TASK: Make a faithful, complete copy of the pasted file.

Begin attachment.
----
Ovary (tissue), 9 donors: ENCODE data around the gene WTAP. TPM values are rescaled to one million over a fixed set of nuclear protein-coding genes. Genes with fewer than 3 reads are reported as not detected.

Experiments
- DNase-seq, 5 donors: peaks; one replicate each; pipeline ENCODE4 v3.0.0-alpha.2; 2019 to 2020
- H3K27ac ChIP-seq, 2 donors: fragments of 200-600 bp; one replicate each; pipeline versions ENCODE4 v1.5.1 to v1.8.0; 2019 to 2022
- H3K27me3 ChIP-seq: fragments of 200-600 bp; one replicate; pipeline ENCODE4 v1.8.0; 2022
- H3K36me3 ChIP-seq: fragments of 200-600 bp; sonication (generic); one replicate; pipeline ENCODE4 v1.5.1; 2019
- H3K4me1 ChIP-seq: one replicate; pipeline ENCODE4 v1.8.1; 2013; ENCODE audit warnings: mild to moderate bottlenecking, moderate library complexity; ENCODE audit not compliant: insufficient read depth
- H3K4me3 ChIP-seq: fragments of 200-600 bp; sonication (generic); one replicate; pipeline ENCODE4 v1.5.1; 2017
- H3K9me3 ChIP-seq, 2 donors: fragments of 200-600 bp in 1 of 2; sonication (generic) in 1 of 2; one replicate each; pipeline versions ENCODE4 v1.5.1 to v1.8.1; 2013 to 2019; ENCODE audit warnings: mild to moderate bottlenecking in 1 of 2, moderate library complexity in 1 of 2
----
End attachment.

Ovary (tissue), 9 donors: ENCODE data around the gene WTAP. TPM values are rescaled to one million over a fixed set of nuclear protein-coding genes. Genes with fewer than 3 reads are reported as not detected.

Experiments
- DNase-seq, 5 donors: peaks; one replicate each; pipeline ENCODE4 v3.0.0-alpha.2; 2019 to 2020
- H3K27ac ChIP-seq, 2 donors: fragments of 200-600 bp; one replicate each; pipeline versions ENCODE4 v1.5.1 to v1.8.0; 2019 to 2022
- H3K27me3 ChIP-seq: fragments of 200-600 bp; one replicate; pipeline ENCODE4 v1.8.0; 2022
- H3K36me3 ChIP-seq: fragments of 200-600 bp; sonication (generic); one replicate; pipeline ENCODE4 v1.5.1; 2019
- H3K4me1 ChIP-seq: one replicate; pipeline ENCODE4 v1.8.1; 2013; ENCODE audit warnings: mild to moderate bottlenecking, moderate library complexity; ENCODE audit not compliant: insufficient read depth
- H3K4me3 ChIP-seq: fragments of 200-600 bp; sonication (generic); one replicate; pipeline ENCODE4 v1.5.1; 2017
- H3K9me3 ChIP-seq, 2 donors: fragments of 200-600 bp in 1 of 2; sonication (generic) in 1 of 2; one replicate each; pipeline versions ENCODE4 v1.5.1 to v1.8.1; 2013 to 2019; ENCODE audit warnings: mild to moderate bottlenecking in 1 of 2, moderate library complexity in 1 of 2